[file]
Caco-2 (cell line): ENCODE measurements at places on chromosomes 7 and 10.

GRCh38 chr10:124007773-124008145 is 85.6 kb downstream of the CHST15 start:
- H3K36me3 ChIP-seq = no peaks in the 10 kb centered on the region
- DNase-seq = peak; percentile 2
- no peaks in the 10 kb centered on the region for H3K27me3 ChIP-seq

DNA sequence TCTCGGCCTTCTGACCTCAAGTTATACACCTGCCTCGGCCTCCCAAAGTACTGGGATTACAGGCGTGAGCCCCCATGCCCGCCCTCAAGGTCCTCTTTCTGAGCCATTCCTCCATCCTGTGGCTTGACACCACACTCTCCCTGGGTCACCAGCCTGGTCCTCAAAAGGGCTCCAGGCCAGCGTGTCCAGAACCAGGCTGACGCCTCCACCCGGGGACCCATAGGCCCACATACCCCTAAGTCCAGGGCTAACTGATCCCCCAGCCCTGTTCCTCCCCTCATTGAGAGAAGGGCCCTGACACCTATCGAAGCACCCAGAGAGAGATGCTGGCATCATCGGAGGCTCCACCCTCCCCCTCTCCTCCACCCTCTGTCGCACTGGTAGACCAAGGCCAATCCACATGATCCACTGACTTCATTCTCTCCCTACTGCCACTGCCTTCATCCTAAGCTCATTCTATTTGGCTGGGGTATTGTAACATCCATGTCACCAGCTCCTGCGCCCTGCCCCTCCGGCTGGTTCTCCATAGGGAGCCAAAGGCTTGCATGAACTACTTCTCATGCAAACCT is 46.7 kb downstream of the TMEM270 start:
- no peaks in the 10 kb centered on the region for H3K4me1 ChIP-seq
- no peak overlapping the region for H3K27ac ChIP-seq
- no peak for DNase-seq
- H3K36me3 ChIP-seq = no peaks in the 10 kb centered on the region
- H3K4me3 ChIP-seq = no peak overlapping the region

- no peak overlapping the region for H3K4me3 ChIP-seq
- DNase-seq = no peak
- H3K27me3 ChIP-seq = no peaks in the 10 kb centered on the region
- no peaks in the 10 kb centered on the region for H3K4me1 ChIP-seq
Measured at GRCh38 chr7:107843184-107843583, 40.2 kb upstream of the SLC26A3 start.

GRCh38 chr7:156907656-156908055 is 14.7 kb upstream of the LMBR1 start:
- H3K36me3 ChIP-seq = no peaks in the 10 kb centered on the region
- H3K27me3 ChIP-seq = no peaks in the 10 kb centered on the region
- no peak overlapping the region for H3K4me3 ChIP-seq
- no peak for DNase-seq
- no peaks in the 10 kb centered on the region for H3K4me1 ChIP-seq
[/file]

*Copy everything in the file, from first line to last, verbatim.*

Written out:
Caco-2 (cell line): ENCODE measurements at places on chromosomes 7 and 10.

GRCh38 chr10:124007773-124008145 is 85.6 kb downstream of the CHST15 start:
- H3K36me3 ChIP-seq = no peaks in the 10 kb centered on the region
- DNase-seq = peak; percentile 2
- no peaks in the 10 kb centered on the region for H3K27me3 ChIP-seq

DNA sequence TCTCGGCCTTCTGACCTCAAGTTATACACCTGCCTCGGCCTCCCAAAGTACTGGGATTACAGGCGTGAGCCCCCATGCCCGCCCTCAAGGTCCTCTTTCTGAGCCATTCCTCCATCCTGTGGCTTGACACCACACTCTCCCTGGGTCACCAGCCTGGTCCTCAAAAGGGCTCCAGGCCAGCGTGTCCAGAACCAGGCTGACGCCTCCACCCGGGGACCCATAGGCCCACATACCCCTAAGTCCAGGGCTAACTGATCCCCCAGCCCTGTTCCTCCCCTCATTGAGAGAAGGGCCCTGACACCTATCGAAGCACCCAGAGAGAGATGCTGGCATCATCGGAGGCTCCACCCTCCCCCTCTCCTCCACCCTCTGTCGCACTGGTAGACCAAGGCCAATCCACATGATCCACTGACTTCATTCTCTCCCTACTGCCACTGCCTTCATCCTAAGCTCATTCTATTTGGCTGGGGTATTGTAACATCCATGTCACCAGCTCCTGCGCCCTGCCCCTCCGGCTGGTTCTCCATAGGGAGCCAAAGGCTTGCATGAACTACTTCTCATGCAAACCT is 46.7 kb downstream of the TMEM270 start:
- no peaks in the 10 kb centered on the region for H3K4me1 ChIP-seq
- no peak overlapping the region for H3K27ac ChIP-seq
- no peak for DNase-seq
- H3K36me3 ChIP-seq = no peaks in the 10 kb centered on the region
- H3K4me3 ChIP-seq = no peak overlapping the region

- no peak overlapping the region for H3K4me3 ChIP-seq
- DNase-seq = no peak
- H3K27me3 ChIP-seq = no peaks in the 10 kb centered on the region
- no peaks in the 10 kb centered on the region for H3K4me1 ChIP-seq
Measured at GRCh38 chr7:107843184-107843583, 40.2 kb upstream of the SLC26A3 start.

GRCh38 chr7:156907656-156908055 is 14.7 kb upstream of the LMBR1 start:
- H3K36me3 ChIP-seq = no peaks in the 10 kb centered on the region
- H3K27me3 ChIP-seq = no peaks in the 10 kb centered on the region
- no peak overlapping the region for H3K4me3 ChIP-seq
- no peak for DNase-seq
- no peaks in the 10 kb centered on the region for H3K4me1 ChIP-seq